Sweat secretion was similar in obese and non-obese women ( versus mg/30 min), and no change in sweat secretion occurred after diet-induced weight loss (Figure 1).
3.3. 24-h GH Release and IGF-I Levels
Twenty-four-hour GH release was found to be reduced in obese women compared to non-obese women (Figure 2). A significant increase in GH levels was observed after weight loss, and no significant difference was present between previously obese and non-obese women (Figure 2). Basal levels of IGF-I were significantly lower in obese women at preweight loss compared to non-obese women and a significant increase was observed in IGF-I levels after weight loss, and no significant difference was present between previous obese and non-obese women (Table 1). Twenty-four-hour GH release and IGF-I data have previously been reported separately .
3.4. Insulin and FFA
3.5. Insulin Sensitivity
Insulin sensitivity estimated by the QUICKI formula was decreased in obese women compared to non-obese women. A significant increase in insulin sensitivity was observed after weight loss, and no significant difference was present between previously obese and non-obese women (Table 1).
3.6. Relationships between Insulin, Insulin Sensitivity, FFA, IGF-I, and 24-Hour GH Release
Regression analysis performed considering non-obese, obese, and previously obese subjects showed a significant positive correlation between insulin sensitivity and 24-hour GH release (Table 2).
We have previously reported 24-h GH release and IGF-I levels to be impaired in obese subjects and normalised after diet-induced weight loss . The novel data reported now imply that although GH deficiency and obesity in adults feature many similarities, we did not observe an impact on sweating capacity in the obese subjects despite markedly reduced spontaneous GH release and impaired circulating IGF-I levels. Thus, the subnormal sweat secretion rate in adults with GH deficiency reported in previous studies [1–4] as well as the positive correlations between circulating IGF-I levels and sweat secretion rate in these patients  may be specifically related to severe GH deficiency and not impaired GH-IGF-I axis per se. One explanation for the difference could be damage to the thermoregulatory centre in these patients with pituitary disease; however, parts of the GH-IGF axis seem to be present in human sweat glands [10, 24]. It could be speculated whether the normal sweat secretion observed in obese subjects with impaired GH-IGF-I axis adds further evidence that the criterion for the diagnosis of GHD in obese patients is complex. The mechanism behind the role of GH and IGF-I in sweat gland function remains speculative, and it cannot be ruled out that other factors than the GH-IGF-I axis in obese subjects are involved in the more profuse sweat secretion observed, although good correlation between whole body sweat secretion and regional sweat secretion rate has been reported .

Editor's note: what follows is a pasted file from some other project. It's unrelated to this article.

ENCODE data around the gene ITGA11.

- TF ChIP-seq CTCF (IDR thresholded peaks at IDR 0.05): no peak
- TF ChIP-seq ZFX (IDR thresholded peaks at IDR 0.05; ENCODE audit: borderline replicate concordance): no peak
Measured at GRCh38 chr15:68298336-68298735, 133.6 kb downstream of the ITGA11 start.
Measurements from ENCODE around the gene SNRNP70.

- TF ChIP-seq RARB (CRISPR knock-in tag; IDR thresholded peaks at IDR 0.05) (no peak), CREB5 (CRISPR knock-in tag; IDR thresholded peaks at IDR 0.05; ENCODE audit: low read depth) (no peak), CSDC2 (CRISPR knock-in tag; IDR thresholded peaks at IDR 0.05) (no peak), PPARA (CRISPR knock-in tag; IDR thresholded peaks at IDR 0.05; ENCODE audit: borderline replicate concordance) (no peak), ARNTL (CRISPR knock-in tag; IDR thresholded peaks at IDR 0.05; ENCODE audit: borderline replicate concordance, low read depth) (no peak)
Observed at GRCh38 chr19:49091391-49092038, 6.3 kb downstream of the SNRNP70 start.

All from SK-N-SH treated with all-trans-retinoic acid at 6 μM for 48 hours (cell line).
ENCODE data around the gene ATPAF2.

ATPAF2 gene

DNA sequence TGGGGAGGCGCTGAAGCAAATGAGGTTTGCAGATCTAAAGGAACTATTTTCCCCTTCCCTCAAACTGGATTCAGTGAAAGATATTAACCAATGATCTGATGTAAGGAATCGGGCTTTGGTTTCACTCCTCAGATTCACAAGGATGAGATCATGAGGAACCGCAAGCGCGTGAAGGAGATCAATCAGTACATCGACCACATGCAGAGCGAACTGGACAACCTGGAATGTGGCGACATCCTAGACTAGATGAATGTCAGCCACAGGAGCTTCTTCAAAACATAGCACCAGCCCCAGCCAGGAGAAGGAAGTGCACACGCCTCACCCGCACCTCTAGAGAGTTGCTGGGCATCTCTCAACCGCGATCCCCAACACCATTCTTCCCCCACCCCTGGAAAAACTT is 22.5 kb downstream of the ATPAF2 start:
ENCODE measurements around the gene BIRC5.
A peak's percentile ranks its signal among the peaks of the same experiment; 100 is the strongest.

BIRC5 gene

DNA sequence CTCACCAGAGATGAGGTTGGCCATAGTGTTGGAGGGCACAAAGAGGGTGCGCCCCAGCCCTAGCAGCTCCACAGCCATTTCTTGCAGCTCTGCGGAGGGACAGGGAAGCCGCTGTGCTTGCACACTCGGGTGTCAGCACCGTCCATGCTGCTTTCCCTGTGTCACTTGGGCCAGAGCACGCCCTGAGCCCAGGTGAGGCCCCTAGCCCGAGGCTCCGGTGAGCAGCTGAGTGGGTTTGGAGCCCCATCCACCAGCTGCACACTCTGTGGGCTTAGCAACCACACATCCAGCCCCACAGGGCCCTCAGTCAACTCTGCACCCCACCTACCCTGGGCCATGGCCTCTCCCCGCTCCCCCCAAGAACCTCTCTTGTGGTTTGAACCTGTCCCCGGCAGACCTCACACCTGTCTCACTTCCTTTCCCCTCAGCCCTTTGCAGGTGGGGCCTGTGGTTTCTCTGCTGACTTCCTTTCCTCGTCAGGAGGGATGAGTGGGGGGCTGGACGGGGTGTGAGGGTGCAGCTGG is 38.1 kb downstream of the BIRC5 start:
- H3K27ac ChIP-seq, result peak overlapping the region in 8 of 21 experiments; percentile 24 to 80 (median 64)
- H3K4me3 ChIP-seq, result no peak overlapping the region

A secondary objective of the study was to relate sweat secretion and GH-IGF-I to hyperinsulinaemia and elevated FFA often observed in obese subjects. Insulin and FFA are two of the main peripheral signals proposed to be interwined with the impaired GH release observed in obesity. We found no relationship between sweat secretion and insulin, or FFA levels. However, our data suggest that the decreased spontaneous 24-hour GH release observed in obesity seems related to the concomitant hyperinsulinaemia and insulin sensitivity rather than elevated FFA levels.
It has previously been reported that hyperinsulinaemia results in suppressed pituitary GH release [25–27]. In addition, circulating elevated FFAs have been suggested to be involved in the mechanism behind the hyposomatropism observed in obesity [28, 29]. In the present study, circulating FFA levels were significantly increased in obese subjects as reported by others; however, FFA levels were apparently not associated with the impaired physiological GH release. The improved GH response to stimulation tests in obese subjects pretreated with acipimox has been suggesting elevated FFA levels to be involved in the mechanism behind the GH hyposecretion observed in obesity [28, 29]. However, it is noteworthy that acipimox-induced decrease in FFA did not have an impact on physiological GH secretion . Considering that acipimox is known to strongly reduce serum insulin in obese patients , it is speculated whether reductions in insulin levels per se might explain the magnitude of the acipimox-induced improvement in GH response. This can likely be explained as when insulin levels are significantly increased, insulin’s role overcomes the effect of FFA on the GH release.
In conclusion, we did not observe an impact on sweating capacity in the obese subjects despite markedly reduced spontaneous GH release and impaired circulating IGF-I levels.